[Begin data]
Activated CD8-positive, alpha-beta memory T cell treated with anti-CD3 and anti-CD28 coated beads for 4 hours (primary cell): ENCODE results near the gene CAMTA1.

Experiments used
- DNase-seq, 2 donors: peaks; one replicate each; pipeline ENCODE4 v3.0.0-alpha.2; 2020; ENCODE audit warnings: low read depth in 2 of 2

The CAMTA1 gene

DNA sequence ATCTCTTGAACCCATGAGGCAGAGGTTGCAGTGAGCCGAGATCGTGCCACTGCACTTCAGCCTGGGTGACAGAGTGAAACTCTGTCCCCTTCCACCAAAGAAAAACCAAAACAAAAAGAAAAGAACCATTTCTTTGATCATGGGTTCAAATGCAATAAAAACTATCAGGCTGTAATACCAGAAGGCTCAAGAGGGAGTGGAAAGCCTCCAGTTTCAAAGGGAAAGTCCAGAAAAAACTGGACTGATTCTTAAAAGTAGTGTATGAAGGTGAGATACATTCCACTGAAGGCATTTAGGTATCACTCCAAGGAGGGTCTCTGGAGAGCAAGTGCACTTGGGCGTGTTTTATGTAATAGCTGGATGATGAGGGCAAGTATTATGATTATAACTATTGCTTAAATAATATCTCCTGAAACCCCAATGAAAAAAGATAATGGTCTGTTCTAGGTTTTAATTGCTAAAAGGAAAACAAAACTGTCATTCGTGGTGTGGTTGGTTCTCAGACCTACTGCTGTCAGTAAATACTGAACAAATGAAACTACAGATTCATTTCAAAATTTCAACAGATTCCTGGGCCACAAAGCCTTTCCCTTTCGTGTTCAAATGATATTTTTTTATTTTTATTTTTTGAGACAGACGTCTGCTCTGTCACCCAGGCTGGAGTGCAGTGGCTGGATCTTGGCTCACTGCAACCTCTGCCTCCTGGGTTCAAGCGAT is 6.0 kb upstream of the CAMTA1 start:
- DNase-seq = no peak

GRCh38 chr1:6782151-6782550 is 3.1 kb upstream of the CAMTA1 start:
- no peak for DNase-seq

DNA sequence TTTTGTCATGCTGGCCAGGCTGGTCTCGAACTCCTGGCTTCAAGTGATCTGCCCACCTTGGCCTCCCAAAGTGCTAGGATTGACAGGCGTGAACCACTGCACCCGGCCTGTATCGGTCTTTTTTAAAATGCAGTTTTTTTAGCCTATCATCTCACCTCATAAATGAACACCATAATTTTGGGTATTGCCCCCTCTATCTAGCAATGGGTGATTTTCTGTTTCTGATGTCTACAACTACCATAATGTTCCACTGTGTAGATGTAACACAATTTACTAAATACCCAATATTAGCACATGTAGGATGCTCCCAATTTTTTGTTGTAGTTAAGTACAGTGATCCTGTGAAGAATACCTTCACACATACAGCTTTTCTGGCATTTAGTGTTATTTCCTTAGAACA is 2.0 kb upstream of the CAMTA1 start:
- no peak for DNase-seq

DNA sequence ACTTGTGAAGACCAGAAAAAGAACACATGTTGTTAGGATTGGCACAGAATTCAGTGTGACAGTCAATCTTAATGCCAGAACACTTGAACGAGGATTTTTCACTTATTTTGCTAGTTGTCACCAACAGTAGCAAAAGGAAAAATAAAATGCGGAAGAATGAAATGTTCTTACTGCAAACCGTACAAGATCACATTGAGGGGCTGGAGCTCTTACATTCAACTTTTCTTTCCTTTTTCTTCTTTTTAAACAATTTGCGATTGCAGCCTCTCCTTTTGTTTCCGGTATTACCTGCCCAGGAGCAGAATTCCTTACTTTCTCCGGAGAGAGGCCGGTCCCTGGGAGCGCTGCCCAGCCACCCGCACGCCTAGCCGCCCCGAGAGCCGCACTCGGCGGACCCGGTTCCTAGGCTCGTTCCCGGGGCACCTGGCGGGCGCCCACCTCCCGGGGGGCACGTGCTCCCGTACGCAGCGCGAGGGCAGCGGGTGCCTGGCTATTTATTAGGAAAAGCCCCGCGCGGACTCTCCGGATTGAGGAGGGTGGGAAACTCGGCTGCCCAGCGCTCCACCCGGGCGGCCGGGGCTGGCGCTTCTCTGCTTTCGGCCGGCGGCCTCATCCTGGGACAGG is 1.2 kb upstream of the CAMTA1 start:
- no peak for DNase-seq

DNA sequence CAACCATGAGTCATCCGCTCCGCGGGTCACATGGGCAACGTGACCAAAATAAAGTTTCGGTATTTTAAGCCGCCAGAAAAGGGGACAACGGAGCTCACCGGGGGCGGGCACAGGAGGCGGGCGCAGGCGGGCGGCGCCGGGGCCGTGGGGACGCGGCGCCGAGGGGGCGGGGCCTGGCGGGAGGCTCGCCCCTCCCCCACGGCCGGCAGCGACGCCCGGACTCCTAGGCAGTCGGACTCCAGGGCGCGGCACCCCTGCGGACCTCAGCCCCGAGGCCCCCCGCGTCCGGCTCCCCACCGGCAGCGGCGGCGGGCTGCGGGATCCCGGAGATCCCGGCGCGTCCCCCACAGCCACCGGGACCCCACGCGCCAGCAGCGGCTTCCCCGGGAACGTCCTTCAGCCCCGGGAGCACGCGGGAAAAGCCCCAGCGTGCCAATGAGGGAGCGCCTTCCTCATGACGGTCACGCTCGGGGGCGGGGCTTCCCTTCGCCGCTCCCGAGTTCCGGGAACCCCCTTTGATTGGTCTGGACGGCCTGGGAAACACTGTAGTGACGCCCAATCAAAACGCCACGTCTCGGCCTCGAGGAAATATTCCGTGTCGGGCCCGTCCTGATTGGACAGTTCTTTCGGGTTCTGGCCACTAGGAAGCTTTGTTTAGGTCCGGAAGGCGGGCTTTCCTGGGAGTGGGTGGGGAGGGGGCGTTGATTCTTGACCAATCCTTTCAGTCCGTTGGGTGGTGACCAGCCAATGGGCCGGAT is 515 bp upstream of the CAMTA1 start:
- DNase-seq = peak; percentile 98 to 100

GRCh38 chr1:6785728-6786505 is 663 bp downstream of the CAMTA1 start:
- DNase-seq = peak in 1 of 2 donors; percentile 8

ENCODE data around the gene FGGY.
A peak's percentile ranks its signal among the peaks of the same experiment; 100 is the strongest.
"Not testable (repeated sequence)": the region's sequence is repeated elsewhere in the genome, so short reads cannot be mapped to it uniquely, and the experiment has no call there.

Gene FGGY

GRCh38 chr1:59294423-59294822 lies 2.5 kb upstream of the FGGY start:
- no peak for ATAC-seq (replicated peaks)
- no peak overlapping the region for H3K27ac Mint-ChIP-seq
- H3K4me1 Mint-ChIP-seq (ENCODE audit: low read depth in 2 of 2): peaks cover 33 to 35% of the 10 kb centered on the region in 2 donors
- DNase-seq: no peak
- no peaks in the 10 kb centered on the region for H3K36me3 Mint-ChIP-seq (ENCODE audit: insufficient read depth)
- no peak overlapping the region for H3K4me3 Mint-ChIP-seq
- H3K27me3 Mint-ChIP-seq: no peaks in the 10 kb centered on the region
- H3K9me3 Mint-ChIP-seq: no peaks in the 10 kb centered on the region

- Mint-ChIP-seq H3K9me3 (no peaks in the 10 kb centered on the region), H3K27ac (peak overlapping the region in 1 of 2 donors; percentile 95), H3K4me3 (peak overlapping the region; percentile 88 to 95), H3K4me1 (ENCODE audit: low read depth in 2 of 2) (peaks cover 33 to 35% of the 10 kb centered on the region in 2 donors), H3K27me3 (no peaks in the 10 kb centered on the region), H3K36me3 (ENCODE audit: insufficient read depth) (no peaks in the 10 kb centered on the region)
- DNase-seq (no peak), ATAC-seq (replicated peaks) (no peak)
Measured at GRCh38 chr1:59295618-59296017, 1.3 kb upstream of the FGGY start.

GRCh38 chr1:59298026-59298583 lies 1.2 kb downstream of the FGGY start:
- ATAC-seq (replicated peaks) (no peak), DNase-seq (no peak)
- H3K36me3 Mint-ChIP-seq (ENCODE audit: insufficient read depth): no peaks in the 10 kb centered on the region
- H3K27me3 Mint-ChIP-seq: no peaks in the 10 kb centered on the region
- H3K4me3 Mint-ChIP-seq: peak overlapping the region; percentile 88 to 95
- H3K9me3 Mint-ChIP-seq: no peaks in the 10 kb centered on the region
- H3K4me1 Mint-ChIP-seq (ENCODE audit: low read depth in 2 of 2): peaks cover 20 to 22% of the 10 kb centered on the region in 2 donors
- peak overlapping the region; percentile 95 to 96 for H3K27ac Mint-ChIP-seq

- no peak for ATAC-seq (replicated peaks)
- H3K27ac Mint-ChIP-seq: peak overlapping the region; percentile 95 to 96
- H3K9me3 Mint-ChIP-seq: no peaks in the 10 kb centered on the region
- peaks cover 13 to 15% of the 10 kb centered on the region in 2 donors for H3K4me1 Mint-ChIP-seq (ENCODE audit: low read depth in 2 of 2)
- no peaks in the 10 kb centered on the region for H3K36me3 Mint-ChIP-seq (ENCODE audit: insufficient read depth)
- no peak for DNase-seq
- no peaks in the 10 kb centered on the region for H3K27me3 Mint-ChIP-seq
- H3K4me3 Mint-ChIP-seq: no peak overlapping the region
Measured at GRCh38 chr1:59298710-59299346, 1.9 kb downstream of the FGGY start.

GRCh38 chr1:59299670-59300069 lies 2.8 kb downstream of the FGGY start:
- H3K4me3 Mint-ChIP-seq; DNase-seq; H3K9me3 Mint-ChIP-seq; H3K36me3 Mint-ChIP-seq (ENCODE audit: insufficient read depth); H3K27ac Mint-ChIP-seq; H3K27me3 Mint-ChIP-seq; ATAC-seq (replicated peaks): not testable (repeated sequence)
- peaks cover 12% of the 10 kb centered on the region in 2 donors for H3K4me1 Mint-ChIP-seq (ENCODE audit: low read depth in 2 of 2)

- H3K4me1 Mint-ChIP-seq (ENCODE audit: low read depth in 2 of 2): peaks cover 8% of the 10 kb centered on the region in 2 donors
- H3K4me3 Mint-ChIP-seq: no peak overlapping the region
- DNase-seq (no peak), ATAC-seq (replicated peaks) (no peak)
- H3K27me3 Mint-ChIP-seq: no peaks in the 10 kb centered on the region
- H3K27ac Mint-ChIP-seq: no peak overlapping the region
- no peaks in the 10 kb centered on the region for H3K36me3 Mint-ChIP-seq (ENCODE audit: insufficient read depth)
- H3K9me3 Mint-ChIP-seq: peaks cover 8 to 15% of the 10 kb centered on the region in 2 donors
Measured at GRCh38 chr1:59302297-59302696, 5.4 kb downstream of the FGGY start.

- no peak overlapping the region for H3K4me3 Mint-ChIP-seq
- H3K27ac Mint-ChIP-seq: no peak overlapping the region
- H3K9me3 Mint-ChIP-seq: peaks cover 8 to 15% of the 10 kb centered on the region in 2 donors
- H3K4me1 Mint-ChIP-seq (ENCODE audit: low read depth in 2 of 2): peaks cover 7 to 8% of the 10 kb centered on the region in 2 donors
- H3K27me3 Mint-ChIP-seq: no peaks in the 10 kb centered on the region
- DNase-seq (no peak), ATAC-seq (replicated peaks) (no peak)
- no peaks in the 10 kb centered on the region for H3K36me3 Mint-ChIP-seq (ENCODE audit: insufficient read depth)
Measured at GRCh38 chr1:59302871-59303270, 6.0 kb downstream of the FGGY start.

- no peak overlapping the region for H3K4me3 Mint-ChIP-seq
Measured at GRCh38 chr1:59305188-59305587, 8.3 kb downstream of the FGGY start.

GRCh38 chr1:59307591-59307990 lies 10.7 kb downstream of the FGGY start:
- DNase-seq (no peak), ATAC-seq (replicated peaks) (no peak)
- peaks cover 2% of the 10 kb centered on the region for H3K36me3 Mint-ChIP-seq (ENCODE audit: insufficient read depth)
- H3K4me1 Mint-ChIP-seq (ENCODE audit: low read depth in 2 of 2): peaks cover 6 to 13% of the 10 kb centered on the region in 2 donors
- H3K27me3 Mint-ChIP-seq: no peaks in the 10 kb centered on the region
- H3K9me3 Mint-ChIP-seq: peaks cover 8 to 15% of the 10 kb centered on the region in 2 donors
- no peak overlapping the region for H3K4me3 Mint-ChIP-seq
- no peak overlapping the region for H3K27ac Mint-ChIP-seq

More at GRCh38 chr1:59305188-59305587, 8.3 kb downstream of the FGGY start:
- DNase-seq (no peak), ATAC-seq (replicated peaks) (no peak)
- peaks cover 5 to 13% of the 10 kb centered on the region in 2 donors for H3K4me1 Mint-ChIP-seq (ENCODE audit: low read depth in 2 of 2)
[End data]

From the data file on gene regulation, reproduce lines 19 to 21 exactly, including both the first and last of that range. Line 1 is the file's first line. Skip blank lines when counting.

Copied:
"Not testable (repeated sequence)": the region's sequence is repeated elsewhere in the genome, so short reads cannot be mapped to it uniquely, and the experiment has no call there.

Gene FGGY

GRCh38 chr1:59294423-59294822 lies 2.5 kb upstream of the FGGY start: